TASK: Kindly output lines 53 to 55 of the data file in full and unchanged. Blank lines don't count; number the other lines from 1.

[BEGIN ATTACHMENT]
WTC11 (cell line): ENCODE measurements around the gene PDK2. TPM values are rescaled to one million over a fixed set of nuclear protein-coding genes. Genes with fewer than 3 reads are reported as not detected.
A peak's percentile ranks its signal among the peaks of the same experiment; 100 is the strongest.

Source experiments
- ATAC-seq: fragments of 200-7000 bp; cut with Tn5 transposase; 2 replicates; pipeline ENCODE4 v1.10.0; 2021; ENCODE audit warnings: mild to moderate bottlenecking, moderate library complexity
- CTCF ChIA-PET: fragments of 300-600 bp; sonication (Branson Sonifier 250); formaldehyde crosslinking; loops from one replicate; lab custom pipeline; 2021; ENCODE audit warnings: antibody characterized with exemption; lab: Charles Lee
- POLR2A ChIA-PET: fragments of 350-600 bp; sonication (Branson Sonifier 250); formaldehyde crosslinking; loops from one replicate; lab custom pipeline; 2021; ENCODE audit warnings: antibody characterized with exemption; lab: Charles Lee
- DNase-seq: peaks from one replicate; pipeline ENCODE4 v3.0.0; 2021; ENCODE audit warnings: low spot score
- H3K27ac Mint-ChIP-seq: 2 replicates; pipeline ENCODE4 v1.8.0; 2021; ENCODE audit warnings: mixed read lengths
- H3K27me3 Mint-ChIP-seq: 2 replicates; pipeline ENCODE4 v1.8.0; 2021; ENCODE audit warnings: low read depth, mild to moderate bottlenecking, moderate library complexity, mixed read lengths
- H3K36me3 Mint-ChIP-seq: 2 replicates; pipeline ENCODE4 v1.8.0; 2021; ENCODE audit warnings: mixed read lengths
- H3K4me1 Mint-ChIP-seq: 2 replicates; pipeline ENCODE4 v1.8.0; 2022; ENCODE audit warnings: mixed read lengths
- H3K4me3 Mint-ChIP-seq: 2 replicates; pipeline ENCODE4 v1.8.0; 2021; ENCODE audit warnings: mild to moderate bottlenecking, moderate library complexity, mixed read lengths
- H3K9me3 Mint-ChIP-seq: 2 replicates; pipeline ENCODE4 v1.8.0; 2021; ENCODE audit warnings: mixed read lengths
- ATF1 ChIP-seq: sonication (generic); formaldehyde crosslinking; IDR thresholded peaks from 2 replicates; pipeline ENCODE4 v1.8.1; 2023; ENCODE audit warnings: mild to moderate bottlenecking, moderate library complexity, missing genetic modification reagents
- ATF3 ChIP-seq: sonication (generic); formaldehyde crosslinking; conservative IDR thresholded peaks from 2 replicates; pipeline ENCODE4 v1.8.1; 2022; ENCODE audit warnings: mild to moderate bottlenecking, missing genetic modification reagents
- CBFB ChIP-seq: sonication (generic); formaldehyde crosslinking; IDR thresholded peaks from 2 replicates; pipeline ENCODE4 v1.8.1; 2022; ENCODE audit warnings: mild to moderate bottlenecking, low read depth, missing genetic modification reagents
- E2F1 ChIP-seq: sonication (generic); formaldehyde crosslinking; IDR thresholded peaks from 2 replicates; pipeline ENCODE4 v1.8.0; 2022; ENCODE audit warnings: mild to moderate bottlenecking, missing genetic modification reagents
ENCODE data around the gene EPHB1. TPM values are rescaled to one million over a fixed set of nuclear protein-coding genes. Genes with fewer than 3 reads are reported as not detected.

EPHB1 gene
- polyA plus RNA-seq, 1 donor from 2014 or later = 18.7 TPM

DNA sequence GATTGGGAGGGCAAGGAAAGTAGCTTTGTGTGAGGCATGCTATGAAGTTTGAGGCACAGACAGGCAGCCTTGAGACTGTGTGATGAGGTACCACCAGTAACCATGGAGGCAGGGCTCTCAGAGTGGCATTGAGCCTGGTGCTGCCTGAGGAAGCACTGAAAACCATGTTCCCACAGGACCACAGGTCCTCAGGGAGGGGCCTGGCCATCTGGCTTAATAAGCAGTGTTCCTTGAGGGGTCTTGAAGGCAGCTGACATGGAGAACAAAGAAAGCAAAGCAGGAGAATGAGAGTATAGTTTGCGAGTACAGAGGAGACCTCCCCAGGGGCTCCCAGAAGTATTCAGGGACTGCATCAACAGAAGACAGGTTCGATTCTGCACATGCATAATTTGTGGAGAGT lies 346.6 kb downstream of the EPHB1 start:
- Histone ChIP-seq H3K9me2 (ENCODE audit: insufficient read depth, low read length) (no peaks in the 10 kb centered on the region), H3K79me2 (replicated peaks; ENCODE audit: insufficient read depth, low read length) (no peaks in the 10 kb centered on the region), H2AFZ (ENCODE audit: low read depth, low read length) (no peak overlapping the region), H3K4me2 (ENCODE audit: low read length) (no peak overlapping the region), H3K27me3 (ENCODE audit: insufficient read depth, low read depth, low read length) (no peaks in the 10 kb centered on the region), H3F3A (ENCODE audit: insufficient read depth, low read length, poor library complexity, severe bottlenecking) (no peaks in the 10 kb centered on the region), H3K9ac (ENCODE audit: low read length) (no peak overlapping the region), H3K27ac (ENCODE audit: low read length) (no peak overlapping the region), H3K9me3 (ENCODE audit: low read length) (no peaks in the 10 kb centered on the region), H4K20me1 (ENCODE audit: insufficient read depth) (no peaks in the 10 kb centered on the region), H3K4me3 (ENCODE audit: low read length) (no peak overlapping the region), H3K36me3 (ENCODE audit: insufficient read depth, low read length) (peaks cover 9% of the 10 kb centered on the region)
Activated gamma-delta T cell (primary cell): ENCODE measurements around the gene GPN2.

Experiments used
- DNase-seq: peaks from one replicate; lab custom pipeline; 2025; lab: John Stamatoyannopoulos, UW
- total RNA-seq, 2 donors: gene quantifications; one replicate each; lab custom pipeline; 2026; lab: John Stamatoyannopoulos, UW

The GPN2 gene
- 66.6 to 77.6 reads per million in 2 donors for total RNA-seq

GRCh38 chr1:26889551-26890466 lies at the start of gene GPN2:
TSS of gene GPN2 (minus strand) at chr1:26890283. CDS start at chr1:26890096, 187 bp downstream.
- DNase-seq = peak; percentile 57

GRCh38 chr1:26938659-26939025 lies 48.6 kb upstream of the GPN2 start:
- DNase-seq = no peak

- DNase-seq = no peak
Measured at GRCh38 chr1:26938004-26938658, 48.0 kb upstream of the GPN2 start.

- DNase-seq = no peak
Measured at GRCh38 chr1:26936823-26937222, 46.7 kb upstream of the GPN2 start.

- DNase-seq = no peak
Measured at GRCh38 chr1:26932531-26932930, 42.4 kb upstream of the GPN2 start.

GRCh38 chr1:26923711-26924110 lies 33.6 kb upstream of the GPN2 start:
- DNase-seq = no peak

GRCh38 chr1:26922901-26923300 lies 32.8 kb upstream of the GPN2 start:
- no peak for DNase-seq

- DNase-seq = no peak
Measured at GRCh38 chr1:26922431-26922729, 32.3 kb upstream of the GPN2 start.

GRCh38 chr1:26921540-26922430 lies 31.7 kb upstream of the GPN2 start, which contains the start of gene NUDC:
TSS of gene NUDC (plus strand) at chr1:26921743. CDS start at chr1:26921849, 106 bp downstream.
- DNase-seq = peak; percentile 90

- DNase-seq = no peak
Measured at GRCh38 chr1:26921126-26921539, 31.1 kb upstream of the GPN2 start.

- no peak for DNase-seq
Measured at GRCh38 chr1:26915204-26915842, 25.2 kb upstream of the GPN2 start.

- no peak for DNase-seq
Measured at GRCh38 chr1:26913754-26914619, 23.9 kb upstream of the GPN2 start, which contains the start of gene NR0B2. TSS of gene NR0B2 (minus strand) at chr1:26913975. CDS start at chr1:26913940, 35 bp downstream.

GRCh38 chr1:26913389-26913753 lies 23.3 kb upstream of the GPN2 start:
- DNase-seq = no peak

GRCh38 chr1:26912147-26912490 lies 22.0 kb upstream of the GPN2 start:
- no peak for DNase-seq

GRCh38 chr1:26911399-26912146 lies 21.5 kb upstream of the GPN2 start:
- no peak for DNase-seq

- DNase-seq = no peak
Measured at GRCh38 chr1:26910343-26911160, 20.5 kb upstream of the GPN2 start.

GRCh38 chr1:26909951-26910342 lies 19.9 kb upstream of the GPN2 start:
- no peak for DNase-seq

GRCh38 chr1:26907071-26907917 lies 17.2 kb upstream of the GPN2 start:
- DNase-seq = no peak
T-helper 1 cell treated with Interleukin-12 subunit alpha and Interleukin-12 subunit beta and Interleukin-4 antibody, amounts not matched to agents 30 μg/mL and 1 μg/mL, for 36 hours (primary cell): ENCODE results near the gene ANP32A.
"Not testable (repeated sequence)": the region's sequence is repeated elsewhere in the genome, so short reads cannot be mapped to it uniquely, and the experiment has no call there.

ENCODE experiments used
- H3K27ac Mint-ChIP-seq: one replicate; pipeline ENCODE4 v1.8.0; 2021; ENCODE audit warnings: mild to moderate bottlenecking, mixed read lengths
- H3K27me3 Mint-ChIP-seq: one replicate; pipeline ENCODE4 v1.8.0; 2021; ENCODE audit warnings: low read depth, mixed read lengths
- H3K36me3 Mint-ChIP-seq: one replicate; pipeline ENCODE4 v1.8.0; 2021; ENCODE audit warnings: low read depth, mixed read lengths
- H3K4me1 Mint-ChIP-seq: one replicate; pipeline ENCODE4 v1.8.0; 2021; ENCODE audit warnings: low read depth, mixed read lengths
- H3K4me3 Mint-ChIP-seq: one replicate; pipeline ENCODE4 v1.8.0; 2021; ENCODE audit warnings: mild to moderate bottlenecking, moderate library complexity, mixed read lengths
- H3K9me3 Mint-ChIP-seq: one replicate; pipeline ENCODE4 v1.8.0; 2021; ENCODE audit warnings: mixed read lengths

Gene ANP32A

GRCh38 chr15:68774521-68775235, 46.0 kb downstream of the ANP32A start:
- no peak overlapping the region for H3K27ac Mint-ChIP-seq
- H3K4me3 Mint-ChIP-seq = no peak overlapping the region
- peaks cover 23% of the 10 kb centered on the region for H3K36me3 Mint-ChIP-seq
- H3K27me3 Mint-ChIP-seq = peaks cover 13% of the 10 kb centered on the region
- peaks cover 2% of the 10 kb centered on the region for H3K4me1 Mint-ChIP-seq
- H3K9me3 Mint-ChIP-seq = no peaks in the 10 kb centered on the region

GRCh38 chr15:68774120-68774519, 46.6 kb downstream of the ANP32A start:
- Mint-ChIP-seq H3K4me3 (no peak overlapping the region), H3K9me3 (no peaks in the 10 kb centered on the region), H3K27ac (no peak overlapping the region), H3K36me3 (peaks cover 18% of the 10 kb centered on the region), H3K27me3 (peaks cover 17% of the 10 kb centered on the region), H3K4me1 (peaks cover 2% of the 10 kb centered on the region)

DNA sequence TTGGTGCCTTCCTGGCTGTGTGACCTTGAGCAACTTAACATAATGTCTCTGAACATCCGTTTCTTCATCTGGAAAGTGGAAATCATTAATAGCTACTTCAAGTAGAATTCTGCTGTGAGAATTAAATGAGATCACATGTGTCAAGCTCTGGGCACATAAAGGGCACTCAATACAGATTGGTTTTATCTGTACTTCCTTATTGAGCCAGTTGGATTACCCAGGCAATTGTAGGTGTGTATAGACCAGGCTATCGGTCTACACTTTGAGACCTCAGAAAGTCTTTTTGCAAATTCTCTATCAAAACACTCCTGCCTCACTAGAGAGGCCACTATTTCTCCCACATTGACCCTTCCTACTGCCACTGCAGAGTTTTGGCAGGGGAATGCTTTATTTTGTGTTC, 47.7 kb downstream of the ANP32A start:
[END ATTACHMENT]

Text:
- no peak for DNase-seq
Measured at GRCh38 chr1:26913754-26914619, 23.9 kb upstream of the GPN2 start, which contains the start of gene NR0B2. TSS of gene NR0B2 (minus strand) at chr1:26913975. CDS start at chr1:26913940, 35 bp downstream.

GRCh38 chr1:26913389-26913753 lies 23.3 kb upstream of the GPN2 start: